Any company contracting an information destruction service should require that it provide them with a signed testimonial, documenting the date that the materials were destroyed. The "Certificate of Destruction", as it is commonly referred, is an important legal record of compliance with a retention schedule. It does not, however, effectively transfer the responsibility to maintain the confidentiality of the materials to the contractor.
If private information surfaces after the vendor accepts it, the court is bound to question the process by which the particular contractor was selected. Any company not showing due diligence in their selection of a contractor that is capable of providing the necessary security could be found negligent.
And, from a practical standpoint, if proprietary or private information is lost or leaked by the fraud or negligence of a vendor, the obligations of that vendor are irrelevant. The firm whose information falls into the wrong hands stands to lose the most, either from loss of business, prosecution or unfavorable publicity.
Since a business cannot transfer it s responsibility to maintain confidentiality, it must be certain that it is dealing with a reputable company with superior security procedures. Unfortunately, there are those information destruction services that provide certificates of destruction while having no semblance of security and, in some cases, no destruction process available to them. Anyone interested in contracting a data destruction service is advised to thoroughly review their policies and procedures, conduct an initial site audit and conduct subsequent unannounced audits. On-site document destruction is also an option in most cities.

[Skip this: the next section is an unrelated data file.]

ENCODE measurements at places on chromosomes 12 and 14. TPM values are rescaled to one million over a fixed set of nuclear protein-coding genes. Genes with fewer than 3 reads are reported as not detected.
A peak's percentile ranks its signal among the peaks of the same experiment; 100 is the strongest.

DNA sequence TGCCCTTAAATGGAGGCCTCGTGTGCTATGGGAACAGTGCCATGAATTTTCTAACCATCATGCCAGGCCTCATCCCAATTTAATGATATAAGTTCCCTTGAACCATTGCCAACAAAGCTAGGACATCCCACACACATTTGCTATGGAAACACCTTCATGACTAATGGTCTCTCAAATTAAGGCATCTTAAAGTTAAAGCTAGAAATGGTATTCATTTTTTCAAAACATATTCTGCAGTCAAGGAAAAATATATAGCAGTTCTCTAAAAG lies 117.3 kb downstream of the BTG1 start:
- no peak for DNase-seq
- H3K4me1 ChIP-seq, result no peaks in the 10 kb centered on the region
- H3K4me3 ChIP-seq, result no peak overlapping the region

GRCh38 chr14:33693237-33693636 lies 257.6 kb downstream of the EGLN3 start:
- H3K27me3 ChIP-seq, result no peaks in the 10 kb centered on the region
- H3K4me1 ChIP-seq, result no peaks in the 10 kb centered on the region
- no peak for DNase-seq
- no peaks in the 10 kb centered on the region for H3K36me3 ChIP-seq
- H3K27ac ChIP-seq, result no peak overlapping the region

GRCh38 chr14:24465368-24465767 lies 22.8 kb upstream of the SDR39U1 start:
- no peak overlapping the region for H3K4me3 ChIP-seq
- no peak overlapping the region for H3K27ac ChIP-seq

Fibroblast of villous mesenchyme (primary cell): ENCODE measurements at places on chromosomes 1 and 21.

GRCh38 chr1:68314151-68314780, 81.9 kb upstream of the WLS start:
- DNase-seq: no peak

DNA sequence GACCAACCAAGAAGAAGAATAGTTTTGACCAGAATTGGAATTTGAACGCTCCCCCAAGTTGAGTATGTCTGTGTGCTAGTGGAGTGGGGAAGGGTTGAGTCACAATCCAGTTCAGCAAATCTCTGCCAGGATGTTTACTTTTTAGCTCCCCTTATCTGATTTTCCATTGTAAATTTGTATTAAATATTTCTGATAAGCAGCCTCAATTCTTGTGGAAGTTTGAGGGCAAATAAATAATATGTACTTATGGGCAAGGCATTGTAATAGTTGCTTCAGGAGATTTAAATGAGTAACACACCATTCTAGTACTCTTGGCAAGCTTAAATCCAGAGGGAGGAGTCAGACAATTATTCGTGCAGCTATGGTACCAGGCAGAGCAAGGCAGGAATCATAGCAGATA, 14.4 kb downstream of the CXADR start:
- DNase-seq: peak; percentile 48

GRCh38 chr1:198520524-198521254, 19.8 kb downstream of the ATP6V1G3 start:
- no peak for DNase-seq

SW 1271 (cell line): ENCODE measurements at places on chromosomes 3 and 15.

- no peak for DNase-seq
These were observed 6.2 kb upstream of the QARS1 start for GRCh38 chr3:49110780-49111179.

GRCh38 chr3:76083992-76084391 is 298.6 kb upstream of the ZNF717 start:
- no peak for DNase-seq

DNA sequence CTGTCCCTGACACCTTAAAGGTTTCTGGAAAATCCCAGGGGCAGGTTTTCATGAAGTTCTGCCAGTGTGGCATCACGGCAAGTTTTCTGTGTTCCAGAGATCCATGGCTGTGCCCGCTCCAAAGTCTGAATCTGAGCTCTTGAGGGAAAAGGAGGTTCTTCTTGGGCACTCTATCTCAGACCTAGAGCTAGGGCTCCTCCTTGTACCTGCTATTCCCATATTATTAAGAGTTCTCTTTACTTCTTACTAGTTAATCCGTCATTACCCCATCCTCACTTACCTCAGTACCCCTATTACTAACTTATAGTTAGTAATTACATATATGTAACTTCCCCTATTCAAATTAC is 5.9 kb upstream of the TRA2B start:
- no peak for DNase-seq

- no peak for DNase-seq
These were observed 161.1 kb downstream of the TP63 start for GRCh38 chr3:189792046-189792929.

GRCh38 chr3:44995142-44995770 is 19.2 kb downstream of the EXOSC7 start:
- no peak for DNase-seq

Many commercial records storage facilities offer records destruction as a service to their customers. However, in a survey conducted by the National Association for Information Destruction, a majority of the commercial storage firms were found lacking the equipment necessary to provide the service themselves. It is a common practice in that industry to subcontract the destruction of the records.
In some cases, disreputable storage firms were found misleading their customers by charging for secure records destruction, while the materials were being sold to a recycling company for scrap.
Any business using a commercial records storage firm should inquire as to the nature of the destruction services that are available. It is an unacceptable risk to permit a storage firm to select a subcontractor to provide the records destruction service. The owner of the records is ultimately responsible for their security and, therefore, should be selecting the vendor directly.
Common sense dictates that payroll information and materials that involve labor relations or legal affairs, should not be entrusted to lower level employees for destruction. But, beyond that, competition sensitive information is best protected from them as well. It has been established, time and again, that low wage employees often have the economic incentive to capitalize on their access to it. The only acceptable alternatives are to have the materials destroyed under the supervision of upper management or by a carefully selected, high security service.
Top executives from 300 companies ranked the security of company records as one of the top five critical issues facing business. When asked which issues required immediate attention and policy development, the security of company records ranked second only to employee health screening.